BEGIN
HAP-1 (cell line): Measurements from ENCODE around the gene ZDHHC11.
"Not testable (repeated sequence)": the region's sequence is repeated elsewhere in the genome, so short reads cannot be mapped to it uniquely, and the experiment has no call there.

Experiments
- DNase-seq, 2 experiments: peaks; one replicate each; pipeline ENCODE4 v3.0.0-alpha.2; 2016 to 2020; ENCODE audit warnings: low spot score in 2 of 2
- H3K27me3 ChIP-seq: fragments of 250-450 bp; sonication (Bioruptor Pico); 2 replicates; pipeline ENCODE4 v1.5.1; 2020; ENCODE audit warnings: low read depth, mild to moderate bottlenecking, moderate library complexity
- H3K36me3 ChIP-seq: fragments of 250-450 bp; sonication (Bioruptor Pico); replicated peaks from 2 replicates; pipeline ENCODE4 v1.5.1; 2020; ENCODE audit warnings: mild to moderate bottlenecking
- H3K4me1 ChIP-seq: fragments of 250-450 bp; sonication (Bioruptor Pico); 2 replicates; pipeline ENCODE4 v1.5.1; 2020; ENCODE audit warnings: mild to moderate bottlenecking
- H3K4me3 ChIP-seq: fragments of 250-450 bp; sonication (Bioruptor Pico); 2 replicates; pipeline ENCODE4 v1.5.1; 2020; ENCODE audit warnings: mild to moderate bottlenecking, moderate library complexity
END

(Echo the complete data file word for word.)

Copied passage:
HAP-1 (cell line): Measurements from ENCODE around the gene ZDHHC11.
"Not testable (repeated sequence)": the region's sequence is repeated elsewhere in the genome, so short reads cannot be mapped to it uniquely, and the experiment has no call there.

Experiments
- DNase-seq, 2 experiments: peaks; one replicate each; pipeline ENCODE4 v3.0.0-alpha.2; 2016 to 2020; ENCODE audit warnings: low spot score in 2 of 2
- H3K27me3 ChIP-seq: fragments of 250-450 bp; sonication (Bioruptor Pico); 2 replicates; pipeline ENCODE4 v1.5.1; 2020; ENCODE audit warnings: low read depth, mild to moderate bottlenecking, moderate library complexity
- H3K36me3 ChIP-seq: fragments of 250-450 bp; sonication (Bioruptor Pico); replicated peaks from 2 replicates; pipeline ENCODE4 v1.5.1; 2020; ENCODE audit warnings: mild to moderate bottlenecking
- H3K4me1 ChIP-seq: fragments of 250-450 bp; sonication (Bioruptor Pico); 2 replicates; pipeline ENCODE4 v1.5.1; 2020; ENCODE audit warnings: mild to moderate bottlenecking
- H3K4me3 ChIP-seq: fragments of 250-450 bp; sonication (Bioruptor Pico); 2 replicates; pipeline ENCODE4 v1.5.1; 2020; ENCODE audit warnings: mild to moderate bottlenecking, moderate library complexity